These days, when you open a menu and see a Southwestern salad with cilantro-jicama vinaigrette and roasted pecans, or you stop at a market to pick up a container of grilled corn with black beans, you’re glimpsing Texas culinary history. Those spunky, spicy flavors with a Mexican lilt, that “Southwestern” name—they’re the result of a movement that took the country by storm four decades ago.
The new Southwestern cuisine (as it was called back then) touted the region’s indigenous ingredients and seasonings, mainly Mexican and Southern. It was centered in the fine-dining scene, and during its heyday, “Southwestern” was the buzzword of the moment. Chefs wanted Southwestern plates on their menus, diners wanted to taste Southwestern flavors, and restaurant critics wanted to cover the unfurling development. I was one of those writers, watching as a handful of young chefs created dazzling, sometimes wild dishes that brought national attention to Texas foods other than barbecue, Tex-Mex, and steaks.
I followed the movement as it rose, slowed down, and finally became mainstream. As time passed, I almost forgot about it. Then, sometime around 2013, I found myself at a food festival, reminiscing about the old days with one of the early Southwestern chefs. He recalled a pilgrimage that he and other chefs made to visit renowned cookbook author Patricia Quintana in Mexico, how they almost got lost in the countryside, and how they ate their way through Mexico City. I realized somebody needed to record this history so it wouldn’t be forgotten. That person was me.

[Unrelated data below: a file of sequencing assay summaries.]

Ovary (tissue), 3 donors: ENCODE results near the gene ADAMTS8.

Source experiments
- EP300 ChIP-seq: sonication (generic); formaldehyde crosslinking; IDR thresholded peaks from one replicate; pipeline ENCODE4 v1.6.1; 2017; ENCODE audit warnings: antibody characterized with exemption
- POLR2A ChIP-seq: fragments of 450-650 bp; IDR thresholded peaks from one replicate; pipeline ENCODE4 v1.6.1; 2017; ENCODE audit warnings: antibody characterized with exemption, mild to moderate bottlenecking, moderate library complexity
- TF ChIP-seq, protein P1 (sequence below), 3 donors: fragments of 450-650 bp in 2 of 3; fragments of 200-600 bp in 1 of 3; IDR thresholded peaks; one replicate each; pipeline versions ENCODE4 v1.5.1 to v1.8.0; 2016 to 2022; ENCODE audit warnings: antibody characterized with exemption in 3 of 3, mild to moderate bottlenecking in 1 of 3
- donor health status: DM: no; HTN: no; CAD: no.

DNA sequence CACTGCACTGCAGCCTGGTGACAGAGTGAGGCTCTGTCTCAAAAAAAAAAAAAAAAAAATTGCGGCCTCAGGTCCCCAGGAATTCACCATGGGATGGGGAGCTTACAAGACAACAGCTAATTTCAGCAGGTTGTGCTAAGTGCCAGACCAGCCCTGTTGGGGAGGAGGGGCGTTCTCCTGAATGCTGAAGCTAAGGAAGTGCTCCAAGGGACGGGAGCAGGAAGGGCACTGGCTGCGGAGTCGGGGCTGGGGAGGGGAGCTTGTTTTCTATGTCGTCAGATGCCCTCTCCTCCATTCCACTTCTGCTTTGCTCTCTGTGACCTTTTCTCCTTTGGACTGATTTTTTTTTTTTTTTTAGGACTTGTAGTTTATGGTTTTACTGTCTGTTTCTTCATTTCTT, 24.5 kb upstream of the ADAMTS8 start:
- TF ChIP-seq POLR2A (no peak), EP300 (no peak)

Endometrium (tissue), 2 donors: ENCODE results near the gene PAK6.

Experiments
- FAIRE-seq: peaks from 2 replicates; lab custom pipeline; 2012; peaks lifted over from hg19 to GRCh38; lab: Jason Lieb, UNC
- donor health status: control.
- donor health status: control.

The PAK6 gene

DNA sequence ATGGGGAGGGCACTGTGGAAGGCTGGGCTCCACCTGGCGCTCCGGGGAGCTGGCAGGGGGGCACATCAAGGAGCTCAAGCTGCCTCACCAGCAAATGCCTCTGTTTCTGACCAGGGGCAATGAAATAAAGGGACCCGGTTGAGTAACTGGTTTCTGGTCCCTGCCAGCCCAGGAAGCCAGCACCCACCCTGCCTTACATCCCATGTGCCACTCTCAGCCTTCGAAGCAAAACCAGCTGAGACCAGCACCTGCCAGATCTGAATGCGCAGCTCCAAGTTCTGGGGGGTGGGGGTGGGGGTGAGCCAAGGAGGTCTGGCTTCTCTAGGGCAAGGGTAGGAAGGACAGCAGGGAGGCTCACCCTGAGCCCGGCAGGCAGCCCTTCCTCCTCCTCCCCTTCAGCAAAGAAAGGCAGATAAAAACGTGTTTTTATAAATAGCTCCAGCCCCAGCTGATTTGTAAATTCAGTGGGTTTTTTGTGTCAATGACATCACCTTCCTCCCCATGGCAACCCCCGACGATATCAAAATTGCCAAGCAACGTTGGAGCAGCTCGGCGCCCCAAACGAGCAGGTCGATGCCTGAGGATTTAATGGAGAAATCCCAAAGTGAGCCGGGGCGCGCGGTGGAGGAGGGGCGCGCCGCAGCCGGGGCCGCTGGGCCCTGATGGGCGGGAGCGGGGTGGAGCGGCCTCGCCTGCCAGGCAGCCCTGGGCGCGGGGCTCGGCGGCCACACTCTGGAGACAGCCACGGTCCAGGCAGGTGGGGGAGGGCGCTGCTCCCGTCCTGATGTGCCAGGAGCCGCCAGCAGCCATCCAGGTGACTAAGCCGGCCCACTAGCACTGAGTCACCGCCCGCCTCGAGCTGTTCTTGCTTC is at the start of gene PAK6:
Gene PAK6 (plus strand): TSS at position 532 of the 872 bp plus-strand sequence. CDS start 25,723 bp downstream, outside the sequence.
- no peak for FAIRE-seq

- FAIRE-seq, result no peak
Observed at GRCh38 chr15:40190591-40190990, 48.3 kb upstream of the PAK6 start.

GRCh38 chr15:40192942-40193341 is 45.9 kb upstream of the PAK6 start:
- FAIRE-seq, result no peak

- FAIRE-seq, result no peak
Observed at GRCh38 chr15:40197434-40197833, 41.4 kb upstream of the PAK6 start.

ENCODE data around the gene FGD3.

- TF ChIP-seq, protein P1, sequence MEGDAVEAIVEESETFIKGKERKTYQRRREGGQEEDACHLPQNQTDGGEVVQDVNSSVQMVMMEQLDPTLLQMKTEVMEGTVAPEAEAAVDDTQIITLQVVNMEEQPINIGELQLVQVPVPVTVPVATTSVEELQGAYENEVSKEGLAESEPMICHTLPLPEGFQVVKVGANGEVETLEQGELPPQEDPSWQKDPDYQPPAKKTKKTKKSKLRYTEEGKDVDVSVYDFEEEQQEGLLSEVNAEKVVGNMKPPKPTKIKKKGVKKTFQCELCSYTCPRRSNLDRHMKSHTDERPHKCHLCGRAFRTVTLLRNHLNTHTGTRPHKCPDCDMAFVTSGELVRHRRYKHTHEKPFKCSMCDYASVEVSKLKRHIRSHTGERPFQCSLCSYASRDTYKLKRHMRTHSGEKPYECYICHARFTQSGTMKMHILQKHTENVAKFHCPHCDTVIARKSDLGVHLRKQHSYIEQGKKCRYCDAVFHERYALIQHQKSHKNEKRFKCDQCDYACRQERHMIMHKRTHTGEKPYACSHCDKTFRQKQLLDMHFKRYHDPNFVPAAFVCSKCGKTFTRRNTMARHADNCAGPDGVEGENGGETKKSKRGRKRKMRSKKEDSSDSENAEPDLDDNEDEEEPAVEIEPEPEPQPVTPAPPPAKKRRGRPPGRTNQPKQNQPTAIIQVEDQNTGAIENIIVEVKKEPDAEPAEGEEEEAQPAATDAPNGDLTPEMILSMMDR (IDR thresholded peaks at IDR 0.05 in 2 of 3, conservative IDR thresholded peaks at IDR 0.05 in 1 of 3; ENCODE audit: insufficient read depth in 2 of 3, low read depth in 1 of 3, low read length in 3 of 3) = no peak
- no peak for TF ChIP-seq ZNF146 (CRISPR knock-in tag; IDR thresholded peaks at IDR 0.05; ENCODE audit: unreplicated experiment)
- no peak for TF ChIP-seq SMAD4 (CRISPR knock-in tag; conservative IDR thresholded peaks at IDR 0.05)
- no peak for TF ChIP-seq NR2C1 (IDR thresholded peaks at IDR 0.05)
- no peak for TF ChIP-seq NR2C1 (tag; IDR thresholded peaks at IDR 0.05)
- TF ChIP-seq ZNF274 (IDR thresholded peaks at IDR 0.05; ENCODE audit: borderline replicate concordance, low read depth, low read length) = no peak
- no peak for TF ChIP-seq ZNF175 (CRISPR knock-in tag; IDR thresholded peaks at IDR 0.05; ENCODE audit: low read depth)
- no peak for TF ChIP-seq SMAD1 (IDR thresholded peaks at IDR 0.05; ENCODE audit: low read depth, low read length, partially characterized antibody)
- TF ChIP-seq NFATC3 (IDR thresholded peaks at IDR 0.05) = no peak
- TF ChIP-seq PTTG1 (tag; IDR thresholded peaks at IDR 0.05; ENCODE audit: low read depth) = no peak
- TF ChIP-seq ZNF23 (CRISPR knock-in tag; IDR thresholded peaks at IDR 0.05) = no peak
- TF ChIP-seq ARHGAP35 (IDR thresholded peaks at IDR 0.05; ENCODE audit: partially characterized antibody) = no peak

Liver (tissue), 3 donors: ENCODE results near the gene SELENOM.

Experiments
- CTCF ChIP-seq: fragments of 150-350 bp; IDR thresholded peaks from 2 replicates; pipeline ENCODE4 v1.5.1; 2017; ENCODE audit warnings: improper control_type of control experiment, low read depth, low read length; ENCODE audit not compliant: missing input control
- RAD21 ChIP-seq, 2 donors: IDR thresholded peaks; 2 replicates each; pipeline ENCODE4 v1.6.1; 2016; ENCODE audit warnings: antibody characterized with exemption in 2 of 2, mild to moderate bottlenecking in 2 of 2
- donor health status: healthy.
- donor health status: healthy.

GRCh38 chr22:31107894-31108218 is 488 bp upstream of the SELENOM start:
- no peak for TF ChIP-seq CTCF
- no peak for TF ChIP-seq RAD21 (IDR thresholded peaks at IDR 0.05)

I dug out my recorder and started calling chefs. I also spoke with influential figures in the food world, including a newspaper’s dining section editor, an instructor at the Culinary Institute of America, and even the famously demanding cookbook maven Diana Kennedy, who was somewhat annoyed by the Southwestern chefs’ experiments with traditional Mexican cuisine. When I finished reporting, I stitched the best quotes together to form a narrative, which ultimately became the first draft of “And They Said, ‘Let There Be Cilantro.’ ”
I’ve been at this job for nearly fifty years. I’ve watched the Texas food scene expand from an afterthought into a major national presence, and that process started with the Southwestern movement. I have loved watching it grow and feel gratified to have had a small part in preserving its history.
This article originally appeared in the January 2023 issue of Texas Monthly with the headline “Behind the Story.” Subscribe today.